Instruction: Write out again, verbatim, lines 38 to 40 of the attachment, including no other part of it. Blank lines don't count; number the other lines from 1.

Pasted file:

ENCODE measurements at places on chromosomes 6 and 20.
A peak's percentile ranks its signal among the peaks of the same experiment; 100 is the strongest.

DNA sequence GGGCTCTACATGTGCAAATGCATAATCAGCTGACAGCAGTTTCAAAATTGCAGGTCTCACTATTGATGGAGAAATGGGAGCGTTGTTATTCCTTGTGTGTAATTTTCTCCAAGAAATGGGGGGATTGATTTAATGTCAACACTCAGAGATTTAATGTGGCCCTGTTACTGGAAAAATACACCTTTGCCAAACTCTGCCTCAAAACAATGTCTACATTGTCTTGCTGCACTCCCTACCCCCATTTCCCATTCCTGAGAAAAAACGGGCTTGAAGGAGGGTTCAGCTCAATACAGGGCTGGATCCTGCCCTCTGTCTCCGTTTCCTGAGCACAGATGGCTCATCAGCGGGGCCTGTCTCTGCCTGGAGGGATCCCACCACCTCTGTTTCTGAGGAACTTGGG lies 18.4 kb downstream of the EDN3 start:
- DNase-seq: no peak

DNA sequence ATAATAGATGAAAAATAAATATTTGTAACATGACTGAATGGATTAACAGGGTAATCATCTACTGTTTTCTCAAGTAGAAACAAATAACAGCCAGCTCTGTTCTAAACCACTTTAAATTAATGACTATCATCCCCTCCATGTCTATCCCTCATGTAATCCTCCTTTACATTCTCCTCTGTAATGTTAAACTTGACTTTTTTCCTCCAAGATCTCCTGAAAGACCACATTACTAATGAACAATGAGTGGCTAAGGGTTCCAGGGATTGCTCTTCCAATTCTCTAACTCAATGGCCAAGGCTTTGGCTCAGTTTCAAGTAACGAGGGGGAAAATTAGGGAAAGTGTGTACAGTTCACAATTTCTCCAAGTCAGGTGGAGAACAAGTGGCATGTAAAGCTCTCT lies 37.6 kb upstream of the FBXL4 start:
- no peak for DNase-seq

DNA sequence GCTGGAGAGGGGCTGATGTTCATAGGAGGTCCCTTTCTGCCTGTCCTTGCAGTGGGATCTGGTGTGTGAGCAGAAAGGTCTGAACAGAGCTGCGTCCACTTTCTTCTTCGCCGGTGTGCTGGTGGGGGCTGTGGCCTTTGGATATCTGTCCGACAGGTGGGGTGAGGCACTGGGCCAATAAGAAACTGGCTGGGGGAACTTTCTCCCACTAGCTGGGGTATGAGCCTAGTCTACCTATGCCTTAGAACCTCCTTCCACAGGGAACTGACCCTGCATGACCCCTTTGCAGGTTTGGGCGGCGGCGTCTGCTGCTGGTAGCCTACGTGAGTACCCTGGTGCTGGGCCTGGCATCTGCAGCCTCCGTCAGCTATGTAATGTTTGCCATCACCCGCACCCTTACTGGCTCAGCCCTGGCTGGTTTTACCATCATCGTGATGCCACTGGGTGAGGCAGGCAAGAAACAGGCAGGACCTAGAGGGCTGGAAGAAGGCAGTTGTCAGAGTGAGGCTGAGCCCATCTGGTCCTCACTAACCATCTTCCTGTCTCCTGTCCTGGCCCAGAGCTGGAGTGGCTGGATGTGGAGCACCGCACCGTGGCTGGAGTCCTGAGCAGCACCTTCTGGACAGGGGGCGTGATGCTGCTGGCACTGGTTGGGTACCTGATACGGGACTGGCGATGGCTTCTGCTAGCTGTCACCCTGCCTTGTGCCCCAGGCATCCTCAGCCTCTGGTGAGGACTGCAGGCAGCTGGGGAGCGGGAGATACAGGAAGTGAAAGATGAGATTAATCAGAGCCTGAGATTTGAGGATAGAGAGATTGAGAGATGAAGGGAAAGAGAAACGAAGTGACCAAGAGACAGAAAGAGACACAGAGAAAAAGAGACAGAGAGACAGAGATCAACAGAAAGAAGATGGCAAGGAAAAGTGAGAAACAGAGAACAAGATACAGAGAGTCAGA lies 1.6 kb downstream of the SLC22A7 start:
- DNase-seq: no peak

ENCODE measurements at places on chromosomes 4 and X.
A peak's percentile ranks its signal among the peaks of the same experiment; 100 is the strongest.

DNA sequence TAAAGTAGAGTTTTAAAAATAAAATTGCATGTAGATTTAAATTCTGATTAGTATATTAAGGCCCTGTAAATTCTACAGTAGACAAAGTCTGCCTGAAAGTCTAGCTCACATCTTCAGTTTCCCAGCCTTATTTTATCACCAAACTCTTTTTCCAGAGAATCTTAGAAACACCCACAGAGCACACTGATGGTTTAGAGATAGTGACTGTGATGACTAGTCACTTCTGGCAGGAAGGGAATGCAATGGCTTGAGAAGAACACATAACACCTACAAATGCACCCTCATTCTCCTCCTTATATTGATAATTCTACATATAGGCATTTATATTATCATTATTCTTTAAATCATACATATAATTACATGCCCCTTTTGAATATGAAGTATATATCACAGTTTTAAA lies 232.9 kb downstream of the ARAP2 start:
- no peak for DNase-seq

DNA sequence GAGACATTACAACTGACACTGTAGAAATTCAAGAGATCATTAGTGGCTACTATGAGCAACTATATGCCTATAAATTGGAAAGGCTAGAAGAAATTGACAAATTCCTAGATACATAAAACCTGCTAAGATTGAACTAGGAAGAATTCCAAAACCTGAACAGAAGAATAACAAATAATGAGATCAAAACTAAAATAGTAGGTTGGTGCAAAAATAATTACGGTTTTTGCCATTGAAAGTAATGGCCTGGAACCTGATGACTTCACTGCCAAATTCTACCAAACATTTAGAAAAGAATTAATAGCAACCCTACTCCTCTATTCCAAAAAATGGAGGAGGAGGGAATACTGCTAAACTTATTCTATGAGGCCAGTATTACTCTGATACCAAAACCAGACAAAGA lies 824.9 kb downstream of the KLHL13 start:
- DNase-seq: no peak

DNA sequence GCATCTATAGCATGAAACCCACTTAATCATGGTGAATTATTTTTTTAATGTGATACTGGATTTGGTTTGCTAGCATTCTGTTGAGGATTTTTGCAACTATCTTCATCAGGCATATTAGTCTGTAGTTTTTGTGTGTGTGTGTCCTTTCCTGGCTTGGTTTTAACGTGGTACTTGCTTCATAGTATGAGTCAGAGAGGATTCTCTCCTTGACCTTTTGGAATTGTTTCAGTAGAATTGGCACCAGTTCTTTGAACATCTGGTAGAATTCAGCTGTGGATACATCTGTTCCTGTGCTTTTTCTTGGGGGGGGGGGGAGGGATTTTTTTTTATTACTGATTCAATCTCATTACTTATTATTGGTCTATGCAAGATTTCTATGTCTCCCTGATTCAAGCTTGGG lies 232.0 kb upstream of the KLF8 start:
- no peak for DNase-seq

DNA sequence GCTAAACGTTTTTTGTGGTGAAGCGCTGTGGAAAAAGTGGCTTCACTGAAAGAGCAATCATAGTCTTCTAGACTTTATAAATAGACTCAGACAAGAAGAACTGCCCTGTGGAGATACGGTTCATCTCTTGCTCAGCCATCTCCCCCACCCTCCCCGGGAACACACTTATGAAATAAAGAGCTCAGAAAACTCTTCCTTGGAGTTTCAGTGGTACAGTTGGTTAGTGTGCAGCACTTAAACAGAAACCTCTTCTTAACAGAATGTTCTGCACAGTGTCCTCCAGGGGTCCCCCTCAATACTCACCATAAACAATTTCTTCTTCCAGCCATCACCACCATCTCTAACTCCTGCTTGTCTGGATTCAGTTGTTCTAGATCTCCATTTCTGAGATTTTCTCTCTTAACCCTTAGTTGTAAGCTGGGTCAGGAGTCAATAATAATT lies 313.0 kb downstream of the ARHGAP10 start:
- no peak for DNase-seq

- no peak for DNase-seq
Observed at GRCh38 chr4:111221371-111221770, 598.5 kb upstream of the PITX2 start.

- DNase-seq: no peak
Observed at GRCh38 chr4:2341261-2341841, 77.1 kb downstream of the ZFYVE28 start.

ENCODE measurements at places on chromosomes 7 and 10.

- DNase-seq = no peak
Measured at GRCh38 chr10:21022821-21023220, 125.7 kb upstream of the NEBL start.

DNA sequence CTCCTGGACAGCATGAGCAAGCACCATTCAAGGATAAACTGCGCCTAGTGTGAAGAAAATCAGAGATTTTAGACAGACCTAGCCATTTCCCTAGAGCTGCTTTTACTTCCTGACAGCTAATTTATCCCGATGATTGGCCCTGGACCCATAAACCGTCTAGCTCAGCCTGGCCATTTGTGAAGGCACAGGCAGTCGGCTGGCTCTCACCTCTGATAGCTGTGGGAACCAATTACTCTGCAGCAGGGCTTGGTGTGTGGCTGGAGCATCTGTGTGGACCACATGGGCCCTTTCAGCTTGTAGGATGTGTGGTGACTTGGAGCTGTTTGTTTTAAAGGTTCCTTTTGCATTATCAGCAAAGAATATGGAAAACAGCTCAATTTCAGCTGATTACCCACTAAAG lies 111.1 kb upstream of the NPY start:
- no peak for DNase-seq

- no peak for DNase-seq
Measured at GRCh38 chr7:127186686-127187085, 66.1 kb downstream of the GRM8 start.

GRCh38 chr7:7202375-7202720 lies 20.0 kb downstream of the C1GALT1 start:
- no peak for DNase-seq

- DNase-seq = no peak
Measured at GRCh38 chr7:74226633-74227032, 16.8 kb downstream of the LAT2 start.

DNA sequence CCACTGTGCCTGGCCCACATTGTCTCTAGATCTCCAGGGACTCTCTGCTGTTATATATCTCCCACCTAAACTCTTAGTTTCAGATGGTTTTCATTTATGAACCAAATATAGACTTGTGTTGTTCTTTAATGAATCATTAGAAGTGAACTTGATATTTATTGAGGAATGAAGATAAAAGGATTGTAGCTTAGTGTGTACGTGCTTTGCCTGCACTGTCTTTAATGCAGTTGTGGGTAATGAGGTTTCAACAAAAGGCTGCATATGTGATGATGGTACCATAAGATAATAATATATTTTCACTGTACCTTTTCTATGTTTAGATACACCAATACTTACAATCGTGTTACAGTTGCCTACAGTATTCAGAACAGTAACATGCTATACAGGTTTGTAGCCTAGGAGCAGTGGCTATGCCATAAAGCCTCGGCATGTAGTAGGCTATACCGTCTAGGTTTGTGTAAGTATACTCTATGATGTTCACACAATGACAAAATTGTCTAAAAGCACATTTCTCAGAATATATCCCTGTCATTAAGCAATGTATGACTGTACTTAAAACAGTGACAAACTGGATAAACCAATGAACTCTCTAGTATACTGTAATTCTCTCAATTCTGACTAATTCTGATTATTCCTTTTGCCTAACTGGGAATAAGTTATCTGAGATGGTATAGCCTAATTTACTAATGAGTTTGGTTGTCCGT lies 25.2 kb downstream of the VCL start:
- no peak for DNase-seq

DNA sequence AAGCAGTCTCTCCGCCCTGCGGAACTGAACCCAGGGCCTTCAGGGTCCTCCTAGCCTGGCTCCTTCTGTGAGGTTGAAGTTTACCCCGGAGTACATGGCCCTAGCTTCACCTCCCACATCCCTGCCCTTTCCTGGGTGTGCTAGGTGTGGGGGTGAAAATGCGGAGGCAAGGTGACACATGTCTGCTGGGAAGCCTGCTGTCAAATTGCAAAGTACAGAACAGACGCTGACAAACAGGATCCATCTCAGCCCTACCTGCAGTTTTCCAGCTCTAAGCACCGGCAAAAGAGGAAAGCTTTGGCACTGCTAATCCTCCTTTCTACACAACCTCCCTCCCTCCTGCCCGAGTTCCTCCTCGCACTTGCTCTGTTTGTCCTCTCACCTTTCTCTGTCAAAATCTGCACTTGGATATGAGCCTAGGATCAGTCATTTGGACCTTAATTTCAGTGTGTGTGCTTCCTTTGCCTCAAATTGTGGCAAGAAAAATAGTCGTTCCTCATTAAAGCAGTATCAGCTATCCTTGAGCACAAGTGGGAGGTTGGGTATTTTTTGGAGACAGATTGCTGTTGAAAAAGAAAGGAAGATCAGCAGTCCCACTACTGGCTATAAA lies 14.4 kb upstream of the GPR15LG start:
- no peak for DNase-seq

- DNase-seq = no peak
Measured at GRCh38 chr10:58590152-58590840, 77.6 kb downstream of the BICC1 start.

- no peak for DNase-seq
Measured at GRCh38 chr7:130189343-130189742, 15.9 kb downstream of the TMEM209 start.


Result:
- DNase-seq = no peak
Measured at GRCh38 chr10:58590152-58590840, 77.6 kb downstream of the BICC1 start.

- no peak for DNase-seq